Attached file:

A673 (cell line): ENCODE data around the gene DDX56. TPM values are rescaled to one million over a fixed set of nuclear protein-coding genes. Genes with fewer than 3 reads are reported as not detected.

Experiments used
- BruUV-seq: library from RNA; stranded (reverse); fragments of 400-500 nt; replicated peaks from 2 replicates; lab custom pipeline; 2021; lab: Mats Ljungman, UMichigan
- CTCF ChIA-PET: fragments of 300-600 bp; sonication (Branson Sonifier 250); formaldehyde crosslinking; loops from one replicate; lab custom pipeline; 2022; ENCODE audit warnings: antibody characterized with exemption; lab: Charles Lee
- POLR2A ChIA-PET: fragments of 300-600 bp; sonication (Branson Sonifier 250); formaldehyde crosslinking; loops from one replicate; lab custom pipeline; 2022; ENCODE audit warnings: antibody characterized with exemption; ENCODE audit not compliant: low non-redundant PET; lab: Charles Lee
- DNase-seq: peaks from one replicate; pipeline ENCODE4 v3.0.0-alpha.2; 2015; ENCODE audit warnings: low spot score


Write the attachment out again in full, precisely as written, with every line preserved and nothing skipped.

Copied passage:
A673 (cell line): ENCODE data around the gene DDX56. TPM values are rescaled to one million over a fixed set of nuclear protein-coding genes. Genes with fewer than 3 reads are reported as not detected.

Experiments used
- BruUV-seq: library from RNA; stranded (reverse); fragments of 400-500 nt; replicated peaks from 2 replicates; lab custom pipeline; 2021; lab: Mats Ljungman, UMichigan
- CTCF ChIA-PET: fragments of 300-600 bp; sonication (Branson Sonifier 250); formaldehyde crosslinking; loops from one replicate; lab custom pipeline; 2022; ENCODE audit warnings: antibody characterized with exemption; lab: Charles Lee
- POLR2A ChIA-PET: fragments of 300-600 bp; sonication (Branson Sonifier 250); formaldehyde crosslinking; loops from one replicate; lab custom pipeline; 2022; ENCODE audit warnings: antibody characterized with exemption; ENCODE audit not compliant: low non-redundant PET; lab: Charles Lee
- DNase-seq: peaks from one replicate; pipeline ENCODE4 v3.0.0-alpha.2; 2015; ENCODE audit warnings: low spot score